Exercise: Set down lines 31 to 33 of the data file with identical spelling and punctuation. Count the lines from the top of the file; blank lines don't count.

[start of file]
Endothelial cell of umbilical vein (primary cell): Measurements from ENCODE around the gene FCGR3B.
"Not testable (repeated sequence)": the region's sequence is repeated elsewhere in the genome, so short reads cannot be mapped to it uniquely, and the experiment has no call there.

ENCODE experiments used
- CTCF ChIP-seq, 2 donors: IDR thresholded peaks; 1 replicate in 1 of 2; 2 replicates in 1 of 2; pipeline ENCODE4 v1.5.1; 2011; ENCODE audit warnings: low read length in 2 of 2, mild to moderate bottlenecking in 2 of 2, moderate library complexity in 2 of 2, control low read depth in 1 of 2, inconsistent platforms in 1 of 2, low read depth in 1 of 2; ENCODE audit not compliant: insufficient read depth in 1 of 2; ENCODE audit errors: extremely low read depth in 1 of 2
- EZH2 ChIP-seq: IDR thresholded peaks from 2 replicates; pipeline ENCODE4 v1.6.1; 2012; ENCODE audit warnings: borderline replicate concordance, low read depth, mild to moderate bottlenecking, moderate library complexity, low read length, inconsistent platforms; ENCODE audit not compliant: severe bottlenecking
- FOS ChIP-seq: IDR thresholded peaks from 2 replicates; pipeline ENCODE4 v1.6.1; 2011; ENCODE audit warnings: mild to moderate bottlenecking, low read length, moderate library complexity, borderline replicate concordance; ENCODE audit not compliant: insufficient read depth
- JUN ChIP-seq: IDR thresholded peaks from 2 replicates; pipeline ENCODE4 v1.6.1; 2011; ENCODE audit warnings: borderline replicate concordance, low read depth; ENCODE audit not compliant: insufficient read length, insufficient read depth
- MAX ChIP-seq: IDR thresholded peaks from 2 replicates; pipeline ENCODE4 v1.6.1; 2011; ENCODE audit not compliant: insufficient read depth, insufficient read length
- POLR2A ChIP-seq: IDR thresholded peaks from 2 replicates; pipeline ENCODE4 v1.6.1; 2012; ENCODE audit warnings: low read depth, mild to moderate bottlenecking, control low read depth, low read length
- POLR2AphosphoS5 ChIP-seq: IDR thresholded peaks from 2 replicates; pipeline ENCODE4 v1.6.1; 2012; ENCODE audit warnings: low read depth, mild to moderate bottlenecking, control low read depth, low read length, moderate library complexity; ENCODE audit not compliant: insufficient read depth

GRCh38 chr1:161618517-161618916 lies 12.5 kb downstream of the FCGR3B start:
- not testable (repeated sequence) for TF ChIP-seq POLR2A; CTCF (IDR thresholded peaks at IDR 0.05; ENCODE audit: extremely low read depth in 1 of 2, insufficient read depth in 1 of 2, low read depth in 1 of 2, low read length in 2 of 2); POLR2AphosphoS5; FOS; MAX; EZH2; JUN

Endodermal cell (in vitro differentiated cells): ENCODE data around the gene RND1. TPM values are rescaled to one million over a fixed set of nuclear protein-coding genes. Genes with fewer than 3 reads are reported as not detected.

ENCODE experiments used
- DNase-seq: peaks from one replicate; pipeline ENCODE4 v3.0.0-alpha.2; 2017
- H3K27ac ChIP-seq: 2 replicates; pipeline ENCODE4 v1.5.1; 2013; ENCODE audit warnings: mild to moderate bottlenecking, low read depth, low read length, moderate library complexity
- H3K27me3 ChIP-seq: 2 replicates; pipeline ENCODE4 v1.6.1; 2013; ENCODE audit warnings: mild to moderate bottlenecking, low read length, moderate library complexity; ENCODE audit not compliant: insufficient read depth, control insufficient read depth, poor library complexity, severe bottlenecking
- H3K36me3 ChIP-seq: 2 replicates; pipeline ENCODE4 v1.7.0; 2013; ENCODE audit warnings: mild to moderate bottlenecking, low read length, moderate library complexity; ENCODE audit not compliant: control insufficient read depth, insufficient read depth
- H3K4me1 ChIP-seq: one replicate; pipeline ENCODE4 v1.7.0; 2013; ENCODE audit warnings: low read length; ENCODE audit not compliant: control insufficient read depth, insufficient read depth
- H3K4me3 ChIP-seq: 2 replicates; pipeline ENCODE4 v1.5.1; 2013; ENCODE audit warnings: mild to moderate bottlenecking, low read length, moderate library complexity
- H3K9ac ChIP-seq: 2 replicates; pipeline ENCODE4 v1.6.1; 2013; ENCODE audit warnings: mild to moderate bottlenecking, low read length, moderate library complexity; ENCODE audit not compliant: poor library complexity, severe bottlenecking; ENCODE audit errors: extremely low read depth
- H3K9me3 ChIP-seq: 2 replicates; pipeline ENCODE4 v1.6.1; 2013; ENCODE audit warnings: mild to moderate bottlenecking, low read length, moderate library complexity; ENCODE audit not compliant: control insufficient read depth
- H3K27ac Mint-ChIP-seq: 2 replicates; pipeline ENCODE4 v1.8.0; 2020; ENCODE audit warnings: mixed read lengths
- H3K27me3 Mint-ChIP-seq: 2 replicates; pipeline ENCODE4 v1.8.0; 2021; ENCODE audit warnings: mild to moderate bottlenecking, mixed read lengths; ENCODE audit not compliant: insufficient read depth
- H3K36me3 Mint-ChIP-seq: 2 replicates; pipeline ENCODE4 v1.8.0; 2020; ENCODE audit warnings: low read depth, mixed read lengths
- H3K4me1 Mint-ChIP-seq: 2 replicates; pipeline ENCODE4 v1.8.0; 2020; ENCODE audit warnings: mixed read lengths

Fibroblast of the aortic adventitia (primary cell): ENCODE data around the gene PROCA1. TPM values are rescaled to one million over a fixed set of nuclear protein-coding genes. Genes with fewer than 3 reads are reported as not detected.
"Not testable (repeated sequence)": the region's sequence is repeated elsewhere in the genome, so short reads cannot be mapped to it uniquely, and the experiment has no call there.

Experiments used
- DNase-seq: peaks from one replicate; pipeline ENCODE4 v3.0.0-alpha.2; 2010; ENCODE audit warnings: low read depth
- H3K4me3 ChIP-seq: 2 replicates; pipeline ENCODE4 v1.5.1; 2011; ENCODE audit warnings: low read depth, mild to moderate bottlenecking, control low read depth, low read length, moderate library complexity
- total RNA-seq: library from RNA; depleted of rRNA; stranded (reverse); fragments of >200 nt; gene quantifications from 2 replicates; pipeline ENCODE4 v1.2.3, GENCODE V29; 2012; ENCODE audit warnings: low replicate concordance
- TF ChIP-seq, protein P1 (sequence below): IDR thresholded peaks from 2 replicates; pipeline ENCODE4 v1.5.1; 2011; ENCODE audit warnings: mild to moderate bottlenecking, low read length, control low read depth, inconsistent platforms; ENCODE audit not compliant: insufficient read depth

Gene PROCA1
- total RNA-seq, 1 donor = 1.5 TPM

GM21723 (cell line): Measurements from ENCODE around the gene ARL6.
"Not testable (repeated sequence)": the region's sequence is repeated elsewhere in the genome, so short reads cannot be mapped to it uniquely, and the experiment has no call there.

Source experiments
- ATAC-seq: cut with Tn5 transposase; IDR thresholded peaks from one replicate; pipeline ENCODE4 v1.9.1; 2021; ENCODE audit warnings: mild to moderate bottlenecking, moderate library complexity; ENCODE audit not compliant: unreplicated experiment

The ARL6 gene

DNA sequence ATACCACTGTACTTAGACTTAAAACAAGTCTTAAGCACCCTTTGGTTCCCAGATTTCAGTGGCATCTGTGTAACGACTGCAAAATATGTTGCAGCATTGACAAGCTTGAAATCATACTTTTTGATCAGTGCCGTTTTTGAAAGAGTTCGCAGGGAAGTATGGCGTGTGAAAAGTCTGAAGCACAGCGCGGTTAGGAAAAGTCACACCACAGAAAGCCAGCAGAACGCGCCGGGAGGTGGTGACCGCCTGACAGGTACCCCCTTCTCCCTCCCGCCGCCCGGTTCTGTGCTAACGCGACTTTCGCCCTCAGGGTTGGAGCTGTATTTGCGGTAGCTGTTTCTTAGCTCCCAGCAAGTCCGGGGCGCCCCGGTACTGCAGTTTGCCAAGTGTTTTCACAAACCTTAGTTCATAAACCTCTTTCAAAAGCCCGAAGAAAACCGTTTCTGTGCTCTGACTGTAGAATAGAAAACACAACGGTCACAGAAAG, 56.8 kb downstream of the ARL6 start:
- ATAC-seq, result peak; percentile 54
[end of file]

- H3K4me3 ChIP-seq: 2 replicates; pipeline ENCODE4 v1.5.1; 2011; ENCODE audit warnings: low read depth, mild to moderate bottlenecking, control low read depth, low read length, moderate library complexity
- total RNA-seq: library from RNA; depleted of rRNA; stranded (reverse); fragments of >200 nt; gene quantifications from 2 replicates; pipeline ENCODE4 v1.2.3, GENCODE V29; 2012; ENCODE audit warnings: low replicate concordance
- TF ChIP-seq, protein P1 (sequence below): IDR thresholded peaks from 2 replicates; pipeline ENCODE4 v1.5.1; 2011; ENCODE audit warnings: mild to moderate bottlenecking, low read length, control low read depth, inconsistent platforms; ENCODE audit not compliant: insufficient read depth